Oct 03, 2017

14 min read

Guide: What the heck is self-hosting?

Written by

Vippy The VPS

If you read Serverwise with any regularity, you've probably run into the term self-hosting before. And you might be wondering, "What is self-hosting, after all?" Let me explain.

Do you have an email account you log into every day? A to-do app? Maybe you have a folder in the cloud where you store and synchronize your files? You probably have a dozen of such services you use regularly. Web applications (web apps), particularly in the software as a service (SaaS) model, are so standard we barely even think about them anymore. They’re just part of our daily lives.

For reasons we’ll get into in a minute, some people are choosing to take control of their web experiences, and the data they give them, through self-hosting.

“What’s that?” you might be asking. “Is it complicated? Is it hard? Why does it sound like being the only person who shows up for your own birthday party?”

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Don’t worry — we’ll answer your questions in a minute. When it comes to friends, you’re on your own.


What is this, a center for apps?

Before we define self-hosting clearly, we need quickly explain what a web app is, and how it works. For this discussion about self-hosting, a web app consists a frontend, a backend, and storage. In reality, it’s more complex than that, but let’s keep it simple.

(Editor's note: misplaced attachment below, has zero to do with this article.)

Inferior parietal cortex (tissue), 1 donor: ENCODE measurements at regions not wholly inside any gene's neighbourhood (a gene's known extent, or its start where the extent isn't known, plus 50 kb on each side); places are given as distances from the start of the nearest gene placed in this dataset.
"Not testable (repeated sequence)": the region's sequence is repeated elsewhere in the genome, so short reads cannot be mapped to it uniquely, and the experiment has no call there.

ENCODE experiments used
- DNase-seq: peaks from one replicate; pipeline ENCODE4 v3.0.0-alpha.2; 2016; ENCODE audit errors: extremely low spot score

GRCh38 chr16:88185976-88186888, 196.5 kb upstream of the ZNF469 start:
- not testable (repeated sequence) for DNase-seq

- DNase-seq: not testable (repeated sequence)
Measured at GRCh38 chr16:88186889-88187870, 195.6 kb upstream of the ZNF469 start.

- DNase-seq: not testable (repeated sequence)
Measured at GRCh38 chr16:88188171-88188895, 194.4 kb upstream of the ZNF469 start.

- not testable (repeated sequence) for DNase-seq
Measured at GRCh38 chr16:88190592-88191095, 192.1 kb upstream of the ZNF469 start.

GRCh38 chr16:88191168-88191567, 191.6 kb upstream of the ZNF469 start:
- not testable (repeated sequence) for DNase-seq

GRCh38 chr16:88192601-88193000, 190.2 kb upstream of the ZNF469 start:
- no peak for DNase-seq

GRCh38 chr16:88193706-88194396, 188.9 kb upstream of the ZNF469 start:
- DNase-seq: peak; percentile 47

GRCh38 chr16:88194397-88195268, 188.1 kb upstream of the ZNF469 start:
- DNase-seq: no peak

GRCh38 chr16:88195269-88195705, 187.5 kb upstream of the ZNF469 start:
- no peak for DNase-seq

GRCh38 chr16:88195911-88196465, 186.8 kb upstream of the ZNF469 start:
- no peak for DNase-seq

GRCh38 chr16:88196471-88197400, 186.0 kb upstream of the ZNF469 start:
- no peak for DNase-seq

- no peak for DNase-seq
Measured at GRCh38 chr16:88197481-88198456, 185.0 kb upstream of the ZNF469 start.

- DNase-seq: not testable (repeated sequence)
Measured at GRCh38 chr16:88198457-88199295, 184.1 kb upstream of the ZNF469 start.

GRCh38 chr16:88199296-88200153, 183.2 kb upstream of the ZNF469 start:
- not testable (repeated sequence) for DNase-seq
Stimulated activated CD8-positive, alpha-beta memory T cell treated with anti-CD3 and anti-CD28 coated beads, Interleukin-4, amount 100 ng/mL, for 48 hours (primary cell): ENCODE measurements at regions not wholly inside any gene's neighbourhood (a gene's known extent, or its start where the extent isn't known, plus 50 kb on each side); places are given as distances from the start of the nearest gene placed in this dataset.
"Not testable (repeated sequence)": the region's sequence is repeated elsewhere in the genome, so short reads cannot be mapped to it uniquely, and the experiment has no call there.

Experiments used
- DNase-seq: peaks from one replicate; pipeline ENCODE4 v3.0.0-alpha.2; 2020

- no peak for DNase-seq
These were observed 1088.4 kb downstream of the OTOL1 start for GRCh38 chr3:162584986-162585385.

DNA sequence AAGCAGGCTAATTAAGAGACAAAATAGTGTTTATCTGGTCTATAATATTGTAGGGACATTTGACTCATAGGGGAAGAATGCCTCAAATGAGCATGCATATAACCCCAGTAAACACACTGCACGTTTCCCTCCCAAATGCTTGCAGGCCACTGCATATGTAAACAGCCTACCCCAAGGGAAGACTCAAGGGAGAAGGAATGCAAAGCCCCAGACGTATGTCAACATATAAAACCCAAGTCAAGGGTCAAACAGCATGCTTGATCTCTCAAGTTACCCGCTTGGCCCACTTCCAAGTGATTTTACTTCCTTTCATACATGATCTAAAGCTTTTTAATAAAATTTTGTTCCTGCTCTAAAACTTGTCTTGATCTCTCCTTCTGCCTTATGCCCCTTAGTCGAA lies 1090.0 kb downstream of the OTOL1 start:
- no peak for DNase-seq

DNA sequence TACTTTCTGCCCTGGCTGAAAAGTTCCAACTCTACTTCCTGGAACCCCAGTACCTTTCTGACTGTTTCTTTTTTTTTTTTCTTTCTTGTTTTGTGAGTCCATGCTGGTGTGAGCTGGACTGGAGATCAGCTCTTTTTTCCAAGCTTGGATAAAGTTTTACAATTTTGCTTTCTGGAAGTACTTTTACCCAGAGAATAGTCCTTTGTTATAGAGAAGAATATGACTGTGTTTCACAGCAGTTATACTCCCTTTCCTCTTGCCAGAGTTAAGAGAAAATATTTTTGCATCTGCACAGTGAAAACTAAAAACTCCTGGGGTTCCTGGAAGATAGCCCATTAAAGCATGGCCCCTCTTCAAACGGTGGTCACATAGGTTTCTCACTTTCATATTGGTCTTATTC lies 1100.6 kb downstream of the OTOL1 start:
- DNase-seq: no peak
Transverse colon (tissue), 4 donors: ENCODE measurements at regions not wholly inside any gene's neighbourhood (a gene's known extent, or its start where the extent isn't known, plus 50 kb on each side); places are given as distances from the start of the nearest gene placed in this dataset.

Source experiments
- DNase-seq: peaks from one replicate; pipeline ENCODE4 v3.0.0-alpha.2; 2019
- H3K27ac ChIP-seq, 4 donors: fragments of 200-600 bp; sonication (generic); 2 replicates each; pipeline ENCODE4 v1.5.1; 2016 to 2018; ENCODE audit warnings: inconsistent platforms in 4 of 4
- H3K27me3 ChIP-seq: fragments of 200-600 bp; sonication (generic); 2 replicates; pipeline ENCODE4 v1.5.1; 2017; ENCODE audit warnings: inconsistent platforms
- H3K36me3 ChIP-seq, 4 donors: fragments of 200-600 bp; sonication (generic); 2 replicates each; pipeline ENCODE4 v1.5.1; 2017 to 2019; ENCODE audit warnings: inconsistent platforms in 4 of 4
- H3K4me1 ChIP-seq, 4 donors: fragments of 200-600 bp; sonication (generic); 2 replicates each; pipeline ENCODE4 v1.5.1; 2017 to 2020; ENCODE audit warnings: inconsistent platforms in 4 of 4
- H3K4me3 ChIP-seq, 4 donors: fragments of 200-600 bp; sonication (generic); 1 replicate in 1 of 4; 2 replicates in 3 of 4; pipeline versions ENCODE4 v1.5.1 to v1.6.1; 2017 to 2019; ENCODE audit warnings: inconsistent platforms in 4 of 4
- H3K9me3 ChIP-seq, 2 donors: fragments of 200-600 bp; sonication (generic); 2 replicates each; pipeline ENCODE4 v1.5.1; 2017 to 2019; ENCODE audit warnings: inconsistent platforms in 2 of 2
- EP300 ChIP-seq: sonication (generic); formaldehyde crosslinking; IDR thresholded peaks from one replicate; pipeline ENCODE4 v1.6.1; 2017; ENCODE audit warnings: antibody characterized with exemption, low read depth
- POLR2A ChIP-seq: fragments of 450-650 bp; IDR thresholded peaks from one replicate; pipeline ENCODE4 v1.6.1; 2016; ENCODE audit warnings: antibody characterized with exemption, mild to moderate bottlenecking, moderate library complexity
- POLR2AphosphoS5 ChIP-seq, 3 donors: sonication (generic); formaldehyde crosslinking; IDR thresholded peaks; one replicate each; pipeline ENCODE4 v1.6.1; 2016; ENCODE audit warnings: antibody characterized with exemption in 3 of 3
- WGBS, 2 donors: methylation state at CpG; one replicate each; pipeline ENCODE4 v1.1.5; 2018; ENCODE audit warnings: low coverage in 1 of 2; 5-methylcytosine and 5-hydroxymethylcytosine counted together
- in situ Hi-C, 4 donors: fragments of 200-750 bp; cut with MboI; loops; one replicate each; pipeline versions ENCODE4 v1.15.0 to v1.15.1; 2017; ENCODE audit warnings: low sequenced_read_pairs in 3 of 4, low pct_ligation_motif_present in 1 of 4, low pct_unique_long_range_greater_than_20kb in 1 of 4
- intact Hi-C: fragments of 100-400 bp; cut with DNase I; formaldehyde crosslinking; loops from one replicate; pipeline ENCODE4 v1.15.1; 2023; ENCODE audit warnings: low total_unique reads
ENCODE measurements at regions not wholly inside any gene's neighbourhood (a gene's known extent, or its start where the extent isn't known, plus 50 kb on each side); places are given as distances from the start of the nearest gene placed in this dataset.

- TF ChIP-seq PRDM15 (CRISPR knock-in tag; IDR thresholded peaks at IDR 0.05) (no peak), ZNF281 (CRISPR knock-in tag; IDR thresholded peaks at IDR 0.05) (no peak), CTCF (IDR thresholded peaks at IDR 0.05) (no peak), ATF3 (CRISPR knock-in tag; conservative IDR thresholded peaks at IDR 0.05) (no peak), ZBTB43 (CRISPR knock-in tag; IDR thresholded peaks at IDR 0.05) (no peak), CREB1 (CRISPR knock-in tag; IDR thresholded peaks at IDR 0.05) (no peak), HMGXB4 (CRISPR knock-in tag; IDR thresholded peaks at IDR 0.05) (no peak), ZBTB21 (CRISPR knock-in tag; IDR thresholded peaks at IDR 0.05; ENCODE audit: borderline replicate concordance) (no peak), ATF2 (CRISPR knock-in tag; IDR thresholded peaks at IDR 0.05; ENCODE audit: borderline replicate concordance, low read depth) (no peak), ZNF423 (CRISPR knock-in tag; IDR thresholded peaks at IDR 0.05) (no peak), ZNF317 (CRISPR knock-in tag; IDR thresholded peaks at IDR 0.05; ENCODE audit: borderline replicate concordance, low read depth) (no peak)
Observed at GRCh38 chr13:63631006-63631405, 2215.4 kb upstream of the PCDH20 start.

The frontend is the presentation, or user interface, of the web app — it’s what you look at and click on to make it do what you want. Developers use HTML, CSS, and JavaScript to create frontends, and while these interfaces are the only part of a web app that you interact with directly, they’re only a small piece of the puzzle.

The backend is both the brain and the messenger of the web app. It lives on a server, is written in one of many different languages, such as Node.js, Ruby, Python, Java, PHP, and others.

A backend not only relays information between the user and the storage but also makes important decisions, such as whether or not you entered your password correctly and how much information you should be seeing.

The storage is both information and files. Information goes into databases, which are similar to spreadsheets — lots of little cells holding a number or a piece of text. Files — which can include videos, photos, documents, gifs, your hopes and dreams, and more — are put into highly-organized folders. Not unlike a library, which uses a catalog system to keep track of its many books.

The frontend, backend, and database, which contains your information and that of many others, all live on a server. One that looks something like this:

linux cloud server

So, the frontend talks to the backend, which in turn talks to the database. The database returns the information or files that you requested, and the backend then decides how you’ll view it. It sends these details back to the frontend, which formats the information and presents it via the interface.

Because the frontend and backend are independent, a web app can be used by many people all at once, or by one person with a few different devices.

Here’s a rough idea of what I’m talking about:

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